I’ve looked through my sketch models with both Mark and Igor and I still have work to do and decisions to make.
Notes from Mark: Can the taper of the seat also somehow translate to the front and/or back elevations of the chair? (He cites an exercise Igor does where he translates an elevation into a new plan). How can I further refine what we’ve deemed to be called “The Offset” design in the details of the armrest and the joinery? And can we push this form even further, perhaps by looking at the work of Wharton Esherick, who has some crazy diagonals and triangles in his chairs? There is a possible extreme version taking shape.
Notes from Igor: Does the backrest have an alliance? Right now it’s neither “of” the seat/armrests/rockers nor of the side frames. Can it be its own entity? How does this get formally expressed? The back of the seat needs sculpting on the opposite underside. Can the profile of the back of the seat inform the profile of the backrest? Igor suggests laminating the backrest vertically, which sounds pretty out there to me, but I appreciate his point.
So, this weekend will be spent considering all these questions through drawings and working on the full-scale seat/backrest mock-up. I’m just using two by fours for this. So far I’ve milled the framing lumber to make sure I’m working with square boards.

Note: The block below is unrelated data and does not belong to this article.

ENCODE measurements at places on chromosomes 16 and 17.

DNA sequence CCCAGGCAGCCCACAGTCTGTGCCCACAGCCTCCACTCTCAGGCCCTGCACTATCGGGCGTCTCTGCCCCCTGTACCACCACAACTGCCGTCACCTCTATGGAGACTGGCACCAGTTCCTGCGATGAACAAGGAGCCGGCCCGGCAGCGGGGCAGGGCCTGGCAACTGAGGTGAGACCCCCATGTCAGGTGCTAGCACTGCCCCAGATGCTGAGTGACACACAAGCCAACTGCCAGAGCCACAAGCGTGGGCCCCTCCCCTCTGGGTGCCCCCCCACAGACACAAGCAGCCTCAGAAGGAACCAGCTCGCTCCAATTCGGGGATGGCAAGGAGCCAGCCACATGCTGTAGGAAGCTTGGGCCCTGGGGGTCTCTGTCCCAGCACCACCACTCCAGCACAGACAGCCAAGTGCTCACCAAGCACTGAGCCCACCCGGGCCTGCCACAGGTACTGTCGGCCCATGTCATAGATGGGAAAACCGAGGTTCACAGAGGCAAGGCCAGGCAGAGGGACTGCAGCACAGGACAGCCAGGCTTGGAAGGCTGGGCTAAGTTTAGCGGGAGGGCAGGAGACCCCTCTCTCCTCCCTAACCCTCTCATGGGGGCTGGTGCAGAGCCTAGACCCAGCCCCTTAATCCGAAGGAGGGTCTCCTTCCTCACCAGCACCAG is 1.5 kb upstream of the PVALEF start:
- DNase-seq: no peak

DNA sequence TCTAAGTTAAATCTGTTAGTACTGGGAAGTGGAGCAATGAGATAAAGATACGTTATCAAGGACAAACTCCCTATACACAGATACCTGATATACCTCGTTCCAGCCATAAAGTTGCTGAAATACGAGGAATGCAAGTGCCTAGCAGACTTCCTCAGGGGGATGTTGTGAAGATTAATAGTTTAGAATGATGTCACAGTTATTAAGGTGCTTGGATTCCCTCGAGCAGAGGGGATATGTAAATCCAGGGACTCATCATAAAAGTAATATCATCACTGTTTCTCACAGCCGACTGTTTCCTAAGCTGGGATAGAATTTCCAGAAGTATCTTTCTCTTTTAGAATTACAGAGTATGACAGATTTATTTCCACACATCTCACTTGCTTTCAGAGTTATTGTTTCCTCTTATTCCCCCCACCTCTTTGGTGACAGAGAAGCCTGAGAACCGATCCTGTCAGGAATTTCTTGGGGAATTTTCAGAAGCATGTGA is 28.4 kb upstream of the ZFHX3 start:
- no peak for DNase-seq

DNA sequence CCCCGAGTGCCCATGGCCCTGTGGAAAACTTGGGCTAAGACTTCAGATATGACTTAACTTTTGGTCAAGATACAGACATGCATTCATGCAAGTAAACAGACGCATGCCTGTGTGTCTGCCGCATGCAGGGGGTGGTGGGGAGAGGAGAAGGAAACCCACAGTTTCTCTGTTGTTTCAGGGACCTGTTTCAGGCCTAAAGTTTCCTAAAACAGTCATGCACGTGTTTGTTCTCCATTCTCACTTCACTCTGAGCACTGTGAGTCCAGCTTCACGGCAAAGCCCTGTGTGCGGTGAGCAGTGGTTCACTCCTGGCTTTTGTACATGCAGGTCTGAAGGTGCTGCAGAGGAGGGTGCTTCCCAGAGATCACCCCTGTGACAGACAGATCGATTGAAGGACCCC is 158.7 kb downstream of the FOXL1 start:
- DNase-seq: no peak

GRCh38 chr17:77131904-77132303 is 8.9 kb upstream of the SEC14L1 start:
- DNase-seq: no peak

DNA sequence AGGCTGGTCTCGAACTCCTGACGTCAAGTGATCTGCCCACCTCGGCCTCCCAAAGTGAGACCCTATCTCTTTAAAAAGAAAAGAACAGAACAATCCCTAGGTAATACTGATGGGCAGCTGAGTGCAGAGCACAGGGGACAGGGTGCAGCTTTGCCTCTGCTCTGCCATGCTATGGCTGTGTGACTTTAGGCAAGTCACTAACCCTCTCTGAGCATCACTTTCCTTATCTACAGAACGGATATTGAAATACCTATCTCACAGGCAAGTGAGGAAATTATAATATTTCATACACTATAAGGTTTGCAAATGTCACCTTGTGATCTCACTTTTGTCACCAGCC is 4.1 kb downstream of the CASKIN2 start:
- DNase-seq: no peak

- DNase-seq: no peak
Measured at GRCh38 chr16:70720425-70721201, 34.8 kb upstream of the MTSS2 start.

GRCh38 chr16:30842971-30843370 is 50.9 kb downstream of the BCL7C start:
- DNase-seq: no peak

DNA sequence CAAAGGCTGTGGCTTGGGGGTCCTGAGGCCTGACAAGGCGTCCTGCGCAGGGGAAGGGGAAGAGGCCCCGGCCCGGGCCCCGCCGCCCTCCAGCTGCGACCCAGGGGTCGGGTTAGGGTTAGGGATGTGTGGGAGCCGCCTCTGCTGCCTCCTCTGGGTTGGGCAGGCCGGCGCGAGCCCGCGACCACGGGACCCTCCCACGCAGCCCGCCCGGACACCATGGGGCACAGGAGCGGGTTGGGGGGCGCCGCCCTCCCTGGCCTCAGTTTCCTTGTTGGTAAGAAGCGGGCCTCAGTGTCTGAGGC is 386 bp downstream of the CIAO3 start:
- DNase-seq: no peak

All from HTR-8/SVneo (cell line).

Steps to square your boards:
1. Cut boards oversized on the miter saw.
2. Run a face over the jointer. The jointer has spinning blades that totally flatten the face.
3. Run the opposite face through the planer. Once you have one flat face, it will register to the flat bottom the the planer. The planer works somewhat like the jointer, but the spinning teeth are on the top.
4. Run an edge over the jointer. Now that you have two parallel, flat faces, you can register one flat face to the side of the jointer and know you will be cutting the edge at a true right angle
5. Trim the other edge on the table saw. Again, the edge you just flattened will register to the fence of the table saw, so you know you now have a square board.
We’ll revisit this process with the hardwood once the piece itself is getting made. It’s hard to do anything without a jointer, planer, and table saw.
One of my peers in the design department is doing a project on objects of ritual and he plans to make them out of wood. I told him this is the perfect material to use since these first steps are the same with pretty much any project. They are the familiar ritual before entering into the unknown of a new project. They warm up your hands and put you in the mindset of making.